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Ian’s 50 essential sf novels, part 1

A couple of weeks ago, abebooks.com published a list of 50 Essential SF Novels, about which, of course, there is much to argue. This prompted a discussion on Twitter between Jared Shurin of Pornokitsch, James Smythe of The Explorer, and myself. We decided to each generate our own list of 50 essential sf novels, which we would post over two days – 25 books per day. Jared’s list is here and James’ list is here. The rules were simple: the definition of science fiction up to the individual, novels only (so no collections or anthologies), novellas allowed, graphic novels (or bandes dessinées) also allowed, only one book per author, and only books that you have yourself read.

It proved a harder exercise than I expected. I could have picked 50 of my favourite sf novels – but what made them “essential”? Instead, I chose novels across a mix of science fiction modes and subgenres. I also wanted a gender-balanced list, but unfortunately couldn’t manage it – only 16 of the 50 writers below are female. That one-book-per-author rule did no help at all. There are many women sf writers who probably belong on this list, but whose books I’ve not actually read – such as Octavia Butler, MJ Engh, Charlotte Perkins Gilman, CL Moore, Judith Merrill, Carol Emshwiller, Marge Piercy, Naomi Mitchison… I could only choose those I’d read.

But, the list. Here it is, the first twenty-five novels of fifty that every self-respecting sf fan should have on their bookshelves, given in order of original publication. The remaining twenty-five will appear tomorrow.

1 Frankenstein†, Mary Shelley (1818)
The original proto-sf novel and a bona fide classic of English literature. Of course it’s essential.

2 The Time Machine†, HG Wells (1895)
Another proto-sf novel. Time travel is a well-established subgenre, but which time travel novel is the most essential in a collection? I submit it is this one. Far too many time travel stories use the trope merely to improve matters for the protagonist. Well’s classic describes, and comments on, the time of its writing through the future history of humanity.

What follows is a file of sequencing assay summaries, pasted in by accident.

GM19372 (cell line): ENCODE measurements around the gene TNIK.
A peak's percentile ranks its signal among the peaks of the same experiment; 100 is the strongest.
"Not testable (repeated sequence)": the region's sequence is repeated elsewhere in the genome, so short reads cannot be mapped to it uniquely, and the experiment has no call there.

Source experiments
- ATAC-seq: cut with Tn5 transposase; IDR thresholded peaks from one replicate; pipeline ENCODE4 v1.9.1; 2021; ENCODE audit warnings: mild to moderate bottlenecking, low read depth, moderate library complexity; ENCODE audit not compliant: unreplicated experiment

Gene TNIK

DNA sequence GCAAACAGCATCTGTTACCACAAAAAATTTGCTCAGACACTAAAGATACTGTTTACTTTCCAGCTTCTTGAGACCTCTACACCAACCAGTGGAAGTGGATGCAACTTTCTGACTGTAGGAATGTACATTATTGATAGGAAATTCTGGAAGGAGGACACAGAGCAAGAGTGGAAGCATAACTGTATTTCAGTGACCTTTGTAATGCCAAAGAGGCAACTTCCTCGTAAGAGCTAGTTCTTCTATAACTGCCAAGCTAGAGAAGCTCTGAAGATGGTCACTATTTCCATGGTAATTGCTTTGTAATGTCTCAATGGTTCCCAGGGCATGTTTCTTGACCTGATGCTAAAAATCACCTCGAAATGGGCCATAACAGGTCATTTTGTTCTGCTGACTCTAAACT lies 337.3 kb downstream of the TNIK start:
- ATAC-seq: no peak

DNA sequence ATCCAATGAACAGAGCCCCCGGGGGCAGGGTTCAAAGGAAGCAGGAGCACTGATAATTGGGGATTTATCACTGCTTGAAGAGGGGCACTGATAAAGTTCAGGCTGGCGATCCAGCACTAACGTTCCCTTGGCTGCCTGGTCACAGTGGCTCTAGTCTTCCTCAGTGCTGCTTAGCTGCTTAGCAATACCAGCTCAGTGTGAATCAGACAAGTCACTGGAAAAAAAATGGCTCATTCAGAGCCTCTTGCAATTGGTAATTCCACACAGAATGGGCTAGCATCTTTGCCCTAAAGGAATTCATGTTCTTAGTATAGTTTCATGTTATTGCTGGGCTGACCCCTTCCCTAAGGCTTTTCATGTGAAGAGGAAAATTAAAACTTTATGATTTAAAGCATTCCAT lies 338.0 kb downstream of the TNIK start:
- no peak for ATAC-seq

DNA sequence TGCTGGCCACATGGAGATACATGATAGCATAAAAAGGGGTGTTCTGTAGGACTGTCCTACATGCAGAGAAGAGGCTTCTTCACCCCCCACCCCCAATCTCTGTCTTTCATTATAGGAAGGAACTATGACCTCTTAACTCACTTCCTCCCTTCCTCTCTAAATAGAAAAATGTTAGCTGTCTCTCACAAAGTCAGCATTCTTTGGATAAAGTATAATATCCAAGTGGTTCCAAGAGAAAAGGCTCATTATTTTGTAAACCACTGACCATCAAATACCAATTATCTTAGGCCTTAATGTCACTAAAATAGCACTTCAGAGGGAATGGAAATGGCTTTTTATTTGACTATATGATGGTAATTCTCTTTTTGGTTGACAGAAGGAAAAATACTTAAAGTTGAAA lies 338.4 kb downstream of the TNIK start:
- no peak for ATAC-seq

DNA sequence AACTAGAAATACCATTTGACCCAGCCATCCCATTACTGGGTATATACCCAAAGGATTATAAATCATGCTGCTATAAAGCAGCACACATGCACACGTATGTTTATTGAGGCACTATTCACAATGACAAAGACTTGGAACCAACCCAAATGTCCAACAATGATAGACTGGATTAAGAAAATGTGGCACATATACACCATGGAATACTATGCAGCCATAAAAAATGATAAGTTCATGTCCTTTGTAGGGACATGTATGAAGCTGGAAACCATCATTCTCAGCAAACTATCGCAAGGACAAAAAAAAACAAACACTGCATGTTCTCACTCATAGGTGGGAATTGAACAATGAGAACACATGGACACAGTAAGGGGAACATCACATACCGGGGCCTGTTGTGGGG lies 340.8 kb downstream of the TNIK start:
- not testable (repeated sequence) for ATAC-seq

3 A Princess of Mars, Edgar Rice Burroughs (1912)
Edgar Rice Burroughs has a lot to answer for – this planetary romance arguably fixed science fiction as a pulp genre, and it took a good forty or more years for sf to break free. A Princess of Mars is a silly book, with its Gary Sue hero and naked Martians, its magical science and its simplistic set-up… but it is also an essential stop on the road to modern science fiction.

4 Metropolis, Thea von Harbou (1926)
One of the genre’s first novelisations – if not the actual first – as it was based on the 1924 screenplay of Lang’s film. It’s all a bit overwrought and florid, in direct contrast to the movie, but its message remains timeless.

5 Last And First Men†, Olaf Stapledon (1930)
It starts in the twentieth century and finishes two billion years later. It also throws away more idea for novels within its pages than any other book in the entire sf canon. Except perhaps Stapledon’s own Star Maker, which I’ve not read yet…

6 Nineteen Eighty-Four*, George Orwell (1948)
For some reason, totalitarian dystopias haven’t been especially common in genre sf – perhaps because this one did it so well; or perhaps because most sf writers and fans aren’t willing to engage with politics that don’t match their own… Where dystopias do appear in sf (they’re more common in literary fiction), they’re generally little more than background, a dim setting against which some noble-browed hero can shine.

7 The House That Stood Still, AE van Vogt (1950)
Like many early sf writers, van Vogt was hugely prolific. Also like them, most of his stories and books were not very good. In this one, van Vogt crashed together noir and pulp sf, and the result is something which stands above everything else he wrote (despite the occasional characteristic silliness). It’s essential because it’s emblematic of genre fiction of the period. If Philip Marlowe and Flash Gordon had a baby, it would look like this book.

8 The Sword of Rhiannon, Leigh Brackett (1953)
Planetary romance as a subgenre is hard to take seriously. We’ve put robots on the surface of Mars, we know there are no ancient civilisations, no canals, etc. But Brackett was an order of magnitude better than most writers working in this subgenre, and it shows. This is probably her most characteristic planetary romance.

9 The Stars My Destination†, Alfred Bester (1956)
Thinking about it, I don’t know why this book is “essential”, but I do know that any sf book collection without it feels incomplete. It is in many ways the distillation of 1950s sf, a crazy pulp re-imagining of The Count of Monte Cristo, which revels in its pyrotechnic prose.

10 Solaris*, Stanisław Lem (1961)
The Anglophone world is not, of course, the only one with a sf tradition. Many countries have strong sf traditions. Such as Poland – and Solaris is perhaps the best-known Polish sf novel by the Polish sf writer best-known outside Poland. It’s also an excellent film (but that was made by a Russian).

11 Dune*†, Frank Herbert (1965)